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Friday, June 19, 2009

The 2009 Beer Tax: Daid

Well, it's happened once again--the latest version of the beer tax has died of asphyxiation. As a historical matter, this is hardly new: every couple years, someone proposes a new beer tax, and every couple years, it gets shot down. However, I see some signs that things may be changing. You can see evidence of this shift in the obituary Janie Har wrote in today's Oregonian (I'll highlight the interesting bits):

[Rep. Ben] Cannon [D-Portland] had originally proposed raising the privilege tax on beer from $2.60 a 31-gallon barrel to $49.61.

His latest proposal, with Sen. Floyd Prozanski, D-Eugene, would raise the tax to $5 a barrel for smaller craft breweries and $23 for big beer makers that pump out more than 2 million barrels a year. That would raise about $85 million every biennium for public safety and alcohol and drug treatment. (Each barrel contains about 330 12-oz glasses or 248 16-oz. pints.)

When this year's debate commenced, Senator Cannon made a few key mistakes with HB 2461: he treated all beer the same way, making no exemption for small local brewers; he started the tax out at a rate far in excess of the current highest state tax in Alaska and twenty times the current rate; he used language in the bill accusing brewers of sins ranging from teen consumption and death to child abuse. In service of the bill, he also used language I found frankly dishonest, characterizing the tax as a per-glass hike.

As the Janie Har piece demonstrates, we are not where we started. Cannon has addressed most of my own concerns: the current proposal is much more modest; he treats small local breweries differently; he devotes the money to public safety and drug and alcohol treatment; he's dropped the phony language. Now we're talking very clearly about a tax on breweries and how the revenues will be spent.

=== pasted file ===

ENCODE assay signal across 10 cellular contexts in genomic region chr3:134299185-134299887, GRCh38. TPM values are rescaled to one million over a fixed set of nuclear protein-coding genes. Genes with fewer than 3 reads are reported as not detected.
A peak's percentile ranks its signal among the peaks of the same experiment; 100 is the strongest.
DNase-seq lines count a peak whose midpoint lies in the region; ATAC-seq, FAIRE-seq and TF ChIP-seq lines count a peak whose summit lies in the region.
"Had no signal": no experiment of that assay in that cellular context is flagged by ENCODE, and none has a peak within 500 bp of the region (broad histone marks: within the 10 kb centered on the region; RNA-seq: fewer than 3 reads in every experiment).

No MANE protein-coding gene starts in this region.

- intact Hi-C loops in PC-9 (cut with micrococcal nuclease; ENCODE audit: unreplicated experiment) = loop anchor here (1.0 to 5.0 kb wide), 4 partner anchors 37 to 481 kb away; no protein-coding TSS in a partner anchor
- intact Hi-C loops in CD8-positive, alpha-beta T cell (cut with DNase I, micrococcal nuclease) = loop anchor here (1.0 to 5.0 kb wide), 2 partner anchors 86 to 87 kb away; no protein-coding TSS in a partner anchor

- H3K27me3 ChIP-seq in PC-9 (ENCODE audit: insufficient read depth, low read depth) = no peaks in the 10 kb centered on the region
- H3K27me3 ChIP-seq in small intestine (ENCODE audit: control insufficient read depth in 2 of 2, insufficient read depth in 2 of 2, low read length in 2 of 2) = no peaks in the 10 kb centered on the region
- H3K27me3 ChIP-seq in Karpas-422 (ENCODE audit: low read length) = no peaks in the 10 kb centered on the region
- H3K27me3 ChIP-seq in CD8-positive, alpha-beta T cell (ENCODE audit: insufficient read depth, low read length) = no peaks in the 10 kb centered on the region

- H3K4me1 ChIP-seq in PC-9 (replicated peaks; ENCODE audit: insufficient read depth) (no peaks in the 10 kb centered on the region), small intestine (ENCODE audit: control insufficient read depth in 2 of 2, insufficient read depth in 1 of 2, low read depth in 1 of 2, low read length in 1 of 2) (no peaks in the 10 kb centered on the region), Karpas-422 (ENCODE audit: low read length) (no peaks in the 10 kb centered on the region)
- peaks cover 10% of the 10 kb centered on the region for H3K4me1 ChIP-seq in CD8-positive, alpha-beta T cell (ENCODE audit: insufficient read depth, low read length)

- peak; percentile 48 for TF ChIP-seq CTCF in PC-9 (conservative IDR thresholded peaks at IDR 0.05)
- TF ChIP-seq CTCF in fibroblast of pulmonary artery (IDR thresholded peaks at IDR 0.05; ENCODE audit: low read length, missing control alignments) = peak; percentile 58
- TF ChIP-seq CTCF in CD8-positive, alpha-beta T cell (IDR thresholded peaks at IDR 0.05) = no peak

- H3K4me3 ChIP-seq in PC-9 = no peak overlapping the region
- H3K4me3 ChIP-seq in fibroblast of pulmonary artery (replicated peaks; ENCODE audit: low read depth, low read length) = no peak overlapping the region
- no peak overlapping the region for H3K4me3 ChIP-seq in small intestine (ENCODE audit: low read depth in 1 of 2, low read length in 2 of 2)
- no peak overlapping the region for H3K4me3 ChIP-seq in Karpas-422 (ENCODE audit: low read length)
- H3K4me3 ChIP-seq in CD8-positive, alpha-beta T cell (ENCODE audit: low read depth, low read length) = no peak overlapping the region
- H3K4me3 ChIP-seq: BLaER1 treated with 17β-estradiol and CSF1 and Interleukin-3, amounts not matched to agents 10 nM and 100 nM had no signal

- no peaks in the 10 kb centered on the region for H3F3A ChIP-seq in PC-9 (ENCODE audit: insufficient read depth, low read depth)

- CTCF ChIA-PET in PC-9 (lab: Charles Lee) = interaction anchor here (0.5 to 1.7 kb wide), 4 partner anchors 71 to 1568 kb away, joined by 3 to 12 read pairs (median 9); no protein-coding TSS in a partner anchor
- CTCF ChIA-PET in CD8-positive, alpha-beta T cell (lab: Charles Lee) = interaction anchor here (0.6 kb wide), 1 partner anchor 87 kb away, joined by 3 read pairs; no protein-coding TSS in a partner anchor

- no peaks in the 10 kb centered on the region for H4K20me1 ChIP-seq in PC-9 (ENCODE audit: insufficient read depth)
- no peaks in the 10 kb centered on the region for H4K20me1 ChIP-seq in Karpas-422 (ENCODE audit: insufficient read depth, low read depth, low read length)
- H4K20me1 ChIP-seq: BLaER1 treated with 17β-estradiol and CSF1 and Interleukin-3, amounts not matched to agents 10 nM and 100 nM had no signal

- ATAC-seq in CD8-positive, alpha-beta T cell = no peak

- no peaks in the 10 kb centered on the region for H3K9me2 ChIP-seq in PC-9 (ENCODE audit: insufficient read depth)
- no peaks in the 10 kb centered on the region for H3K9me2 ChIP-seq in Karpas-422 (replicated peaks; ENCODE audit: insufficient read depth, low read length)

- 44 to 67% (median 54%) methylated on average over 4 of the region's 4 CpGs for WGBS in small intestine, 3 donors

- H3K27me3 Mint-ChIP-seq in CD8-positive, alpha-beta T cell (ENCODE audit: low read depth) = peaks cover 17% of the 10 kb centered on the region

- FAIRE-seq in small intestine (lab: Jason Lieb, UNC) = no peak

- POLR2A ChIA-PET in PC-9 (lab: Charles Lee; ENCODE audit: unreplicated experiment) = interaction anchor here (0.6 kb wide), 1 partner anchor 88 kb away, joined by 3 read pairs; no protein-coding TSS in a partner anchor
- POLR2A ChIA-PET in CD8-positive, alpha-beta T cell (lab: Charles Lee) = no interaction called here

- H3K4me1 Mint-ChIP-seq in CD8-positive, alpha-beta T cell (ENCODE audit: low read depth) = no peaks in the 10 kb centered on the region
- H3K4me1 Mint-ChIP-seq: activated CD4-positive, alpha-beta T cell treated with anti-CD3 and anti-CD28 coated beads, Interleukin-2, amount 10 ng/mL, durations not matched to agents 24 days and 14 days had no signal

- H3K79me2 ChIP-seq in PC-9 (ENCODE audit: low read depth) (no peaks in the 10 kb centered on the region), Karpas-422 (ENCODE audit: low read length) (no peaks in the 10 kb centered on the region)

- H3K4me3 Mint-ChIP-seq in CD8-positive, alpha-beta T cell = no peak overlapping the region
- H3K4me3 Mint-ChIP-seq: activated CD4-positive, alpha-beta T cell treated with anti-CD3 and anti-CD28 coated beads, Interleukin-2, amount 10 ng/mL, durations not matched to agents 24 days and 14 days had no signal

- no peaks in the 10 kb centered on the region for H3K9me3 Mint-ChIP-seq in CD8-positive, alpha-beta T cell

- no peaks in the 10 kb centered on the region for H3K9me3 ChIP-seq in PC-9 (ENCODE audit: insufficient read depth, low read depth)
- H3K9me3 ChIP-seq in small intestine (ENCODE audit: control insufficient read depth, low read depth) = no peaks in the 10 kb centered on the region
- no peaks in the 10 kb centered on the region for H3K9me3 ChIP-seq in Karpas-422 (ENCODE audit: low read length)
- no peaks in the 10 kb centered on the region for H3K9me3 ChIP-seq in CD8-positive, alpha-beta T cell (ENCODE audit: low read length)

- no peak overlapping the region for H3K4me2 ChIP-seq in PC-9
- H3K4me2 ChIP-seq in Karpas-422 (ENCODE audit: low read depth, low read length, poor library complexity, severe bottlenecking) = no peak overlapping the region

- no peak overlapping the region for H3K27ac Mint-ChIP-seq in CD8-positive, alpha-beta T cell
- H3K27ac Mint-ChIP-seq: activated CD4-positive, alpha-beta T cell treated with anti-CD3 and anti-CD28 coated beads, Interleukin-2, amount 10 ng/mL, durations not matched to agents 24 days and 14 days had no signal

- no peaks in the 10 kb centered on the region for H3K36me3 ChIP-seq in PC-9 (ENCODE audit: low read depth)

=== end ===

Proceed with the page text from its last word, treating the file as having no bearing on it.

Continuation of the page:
This is a bill I could support. I would prefer and exemption on the tax hike for a certain number of barrels sold in Oregon--say 50,000--and then a tax of $8-$10 per barrel on all remaining sales. This would treat all breweries fairly but still give the smaller players a little breathing room. The problem with this proposal is that it creates two classes of breweries, and this seems a little funky. More importantly, by putting the tax at $23/barrel for big breweries, Cannon invites a huge fight: that would make Oregon the 5th-highest in the country. Paul Romain, the famously powerful big-beer lobbiest, would certainly have something to say about that. But I could live with and would support the bill as Cannon describes it.

No doubt we'll be talking about it again in due course...

1 comment:

  1. thanks for all the coverage on this Jeff... This is great news and brighten's up my weekend.

    This new proposal is something I think most beer geeks can live with.

    Perhaps increasing taxes and ultimately increasing consumer costs for Macro beer will help steer people into supporting more local breweries.